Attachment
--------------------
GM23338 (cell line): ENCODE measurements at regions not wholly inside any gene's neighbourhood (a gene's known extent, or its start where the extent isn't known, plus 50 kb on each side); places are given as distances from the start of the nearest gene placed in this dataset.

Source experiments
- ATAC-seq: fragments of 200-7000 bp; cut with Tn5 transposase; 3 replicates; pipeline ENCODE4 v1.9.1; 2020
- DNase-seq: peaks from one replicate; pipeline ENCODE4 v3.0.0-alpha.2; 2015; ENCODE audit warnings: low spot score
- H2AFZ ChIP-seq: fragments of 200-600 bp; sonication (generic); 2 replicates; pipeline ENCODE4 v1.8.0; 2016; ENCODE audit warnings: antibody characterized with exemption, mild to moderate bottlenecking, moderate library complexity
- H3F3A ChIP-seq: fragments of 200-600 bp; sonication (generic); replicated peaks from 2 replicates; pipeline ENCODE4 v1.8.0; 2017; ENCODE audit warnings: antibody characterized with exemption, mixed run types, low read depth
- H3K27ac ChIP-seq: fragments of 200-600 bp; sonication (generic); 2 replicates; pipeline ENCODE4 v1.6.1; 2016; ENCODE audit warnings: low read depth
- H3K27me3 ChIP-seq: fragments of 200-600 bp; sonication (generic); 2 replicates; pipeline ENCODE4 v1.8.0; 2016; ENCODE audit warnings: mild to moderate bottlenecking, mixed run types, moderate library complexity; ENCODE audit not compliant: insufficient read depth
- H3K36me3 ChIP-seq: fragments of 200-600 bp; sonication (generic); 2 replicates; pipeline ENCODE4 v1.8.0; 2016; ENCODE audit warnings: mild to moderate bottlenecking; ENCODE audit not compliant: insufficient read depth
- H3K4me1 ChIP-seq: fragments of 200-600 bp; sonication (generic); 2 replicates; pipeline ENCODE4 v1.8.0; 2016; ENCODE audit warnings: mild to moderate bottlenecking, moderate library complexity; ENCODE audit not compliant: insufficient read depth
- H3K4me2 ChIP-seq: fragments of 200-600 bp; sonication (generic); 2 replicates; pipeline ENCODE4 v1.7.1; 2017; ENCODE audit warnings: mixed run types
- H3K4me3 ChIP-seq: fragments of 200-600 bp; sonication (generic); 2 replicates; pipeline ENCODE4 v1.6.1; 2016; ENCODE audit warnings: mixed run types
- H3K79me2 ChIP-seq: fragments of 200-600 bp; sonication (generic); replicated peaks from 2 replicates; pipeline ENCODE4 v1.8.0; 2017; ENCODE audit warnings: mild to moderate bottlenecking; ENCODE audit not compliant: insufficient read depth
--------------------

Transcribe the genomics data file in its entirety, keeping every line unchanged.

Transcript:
GM23338 (cell line): ENCODE measurements at regions not wholly inside any gene's neighbourhood (a gene's known extent, or its start where the extent isn't known, plus 50 kb on each side); places are given as distances from the start of the nearest gene placed in this dataset.

Source experiments
- ATAC-seq: fragments of 200-7000 bp; cut with Tn5 transposase; 3 replicates; pipeline ENCODE4 v1.9.1; 2020
- DNase-seq: peaks from one replicate; pipeline ENCODE4 v3.0.0-alpha.2; 2015; ENCODE audit warnings: low spot score
- H2AFZ ChIP-seq: fragments of 200-600 bp; sonication (generic); 2 replicates; pipeline ENCODE4 v1.8.0; 2016; ENCODE audit warnings: antibody characterized with exemption, mild to moderate bottlenecking, moderate library complexity
- H3F3A ChIP-seq: fragments of 200-600 bp; sonication (generic); replicated peaks from 2 replicates; pipeline ENCODE4 v1.8.0; 2017; ENCODE audit warnings: antibody characterized with exemption, mixed run types, low read depth
- H3K27ac ChIP-seq: fragments of 200-600 bp; sonication (generic); 2 replicates; pipeline ENCODE4 v1.6.1; 2016; ENCODE audit warnings: low read depth
- H3K27me3 ChIP-seq: fragments of 200-600 bp; sonication (generic); 2 replicates; pipeline ENCODE4 v1.8.0; 2016; ENCODE audit warnings: mild to moderate bottlenecking, mixed run types, moderate library complexity; ENCODE audit not compliant: insufficient read depth
- H3K36me3 ChIP-seq: fragments of 200-600 bp; sonication (generic); 2 replicates; pipeline ENCODE4 v1.8.0; 2016; ENCODE audit warnings: mild to moderate bottlenecking; ENCODE audit not compliant: insufficient read depth
- H3K4me1 ChIP-seq: fragments of 200-600 bp; sonication (generic); 2 replicates; pipeline ENCODE4 v1.8.0; 2016; ENCODE audit warnings: mild to moderate bottlenecking, moderate library complexity; ENCODE audit not compliant: insufficient read depth
- H3K4me2 ChIP-seq: fragments of 200-600 bp; sonication (generic); 2 replicates; pipeline ENCODE4 v1.7.1; 2017; ENCODE audit warnings: mixed run types
- H3K4me3 ChIP-seq: fragments of 200-600 bp; sonication (generic); 2 replicates; pipeline ENCODE4 v1.6.1; 2016; ENCODE audit warnings: mixed run types
- H3K79me2 ChIP-seq: fragments of 200-600 bp; sonication (generic); replicated peaks from 2 replicates; pipeline ENCODE4 v1.8.0; 2017; ENCODE audit warnings: mild to moderate bottlenecking; ENCODE audit not compliant: insufficient read depth